Exactly How to Skim Fat from the Broth of Your Favorite Soups

Use our Test Kitchen-approved methods to separate fat from the broth of your favorite from-scratch soups.

There's no denying the comfort we feel when enjoying a bowl of from-scratch chicken noodle soup. You know what's not comforting? Taking a spoonful only to find the broth unpleasantly oily rather than soothing. Not to worry, that extra fat in your soup can be skimmed right off the top. Here you can learn how to remove fat from homemade broth or soup. Not only will skimming fat from your favorite soup taste better (by eliminating that oily mouthfeel), but will also shave off some extra calories.

How to Skim Fat From Broth

BHG / Michela Buttignol

How to Skim Fat from Broth

skimming fat from broth
Jason Donnelly

Here are the easiest methods of skimming fat from broth that require no special tools.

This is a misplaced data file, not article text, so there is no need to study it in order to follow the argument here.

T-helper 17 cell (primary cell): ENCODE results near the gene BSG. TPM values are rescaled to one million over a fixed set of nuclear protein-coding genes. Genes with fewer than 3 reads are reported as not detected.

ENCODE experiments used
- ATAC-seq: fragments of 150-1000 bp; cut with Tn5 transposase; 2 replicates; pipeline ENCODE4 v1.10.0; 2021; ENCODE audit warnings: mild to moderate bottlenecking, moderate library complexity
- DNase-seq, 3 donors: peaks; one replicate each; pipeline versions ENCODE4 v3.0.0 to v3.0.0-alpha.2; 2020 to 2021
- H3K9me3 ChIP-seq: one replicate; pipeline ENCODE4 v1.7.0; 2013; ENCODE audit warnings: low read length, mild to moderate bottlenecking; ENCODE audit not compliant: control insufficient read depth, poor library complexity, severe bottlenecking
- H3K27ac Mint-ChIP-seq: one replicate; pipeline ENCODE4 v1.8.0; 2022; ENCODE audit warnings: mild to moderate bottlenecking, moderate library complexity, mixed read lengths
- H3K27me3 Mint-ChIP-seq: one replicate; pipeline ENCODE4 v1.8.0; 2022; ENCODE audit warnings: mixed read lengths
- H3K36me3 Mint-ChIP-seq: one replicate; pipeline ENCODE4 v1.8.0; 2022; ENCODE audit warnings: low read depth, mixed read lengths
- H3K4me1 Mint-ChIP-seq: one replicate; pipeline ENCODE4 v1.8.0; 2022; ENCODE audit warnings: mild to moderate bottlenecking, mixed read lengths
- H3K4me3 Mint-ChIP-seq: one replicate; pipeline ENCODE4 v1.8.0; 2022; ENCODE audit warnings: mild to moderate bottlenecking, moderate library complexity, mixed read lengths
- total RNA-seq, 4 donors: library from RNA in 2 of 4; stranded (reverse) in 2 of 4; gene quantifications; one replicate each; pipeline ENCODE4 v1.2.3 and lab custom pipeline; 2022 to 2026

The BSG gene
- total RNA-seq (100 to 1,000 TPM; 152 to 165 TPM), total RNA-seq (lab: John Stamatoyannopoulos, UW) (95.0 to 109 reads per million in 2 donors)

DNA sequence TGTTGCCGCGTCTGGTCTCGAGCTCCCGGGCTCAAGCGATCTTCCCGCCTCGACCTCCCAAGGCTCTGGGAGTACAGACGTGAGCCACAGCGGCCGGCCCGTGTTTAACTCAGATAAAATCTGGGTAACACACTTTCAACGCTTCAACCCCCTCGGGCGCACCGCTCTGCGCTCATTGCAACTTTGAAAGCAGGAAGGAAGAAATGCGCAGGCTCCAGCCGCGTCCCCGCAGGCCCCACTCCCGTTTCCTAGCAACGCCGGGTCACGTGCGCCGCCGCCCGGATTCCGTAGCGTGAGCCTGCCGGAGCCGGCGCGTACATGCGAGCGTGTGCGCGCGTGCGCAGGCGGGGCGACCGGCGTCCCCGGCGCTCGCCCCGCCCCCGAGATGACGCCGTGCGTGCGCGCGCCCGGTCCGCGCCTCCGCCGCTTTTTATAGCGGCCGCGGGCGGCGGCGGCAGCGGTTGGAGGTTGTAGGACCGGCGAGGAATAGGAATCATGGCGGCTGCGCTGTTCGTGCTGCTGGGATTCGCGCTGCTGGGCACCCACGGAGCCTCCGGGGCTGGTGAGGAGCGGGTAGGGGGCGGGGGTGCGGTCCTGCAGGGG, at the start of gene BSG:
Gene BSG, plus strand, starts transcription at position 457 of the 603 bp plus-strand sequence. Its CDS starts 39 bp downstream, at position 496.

• To remove fat from hot soup or broth, use a large metal spoon ($11, Target) and skim off the fat that rises to the top.
  • Our Test Kitchen finds the easiest way to remove the fat from the broth is to chill the broth first. Cover and refrigerate the soup or broth 6 to 8 hours or until the fat solidifies on the surface. Then use a spoon to easily lift off the hardened fat.
fat separator pitcher pouring into pot
Courtesy of OXO

Fat Separator Tools

If you regularly make homemade broth, a fat-separating pitcher ($12, Target) is a worthy investment. The handy kitchen tool has a spout near the bottom. Broth is poured into the pitcher and allowed to stand for a few minutes. Because fat rises to the top, the broth can be poured off and the fat will remain in the pitcher. Another tool to try is a fat-skimming ladle ($7, Bed Bath & Beyond), which helps catch the fat through holes in the surface.

Once you've mastered the technique of skimming fat from chicken soup, you might want to start making your own chicken broth. You can also save leftover bones from roasts and steaks (or buy them from your local butcher) to make delicious, homemade beef bone broth.

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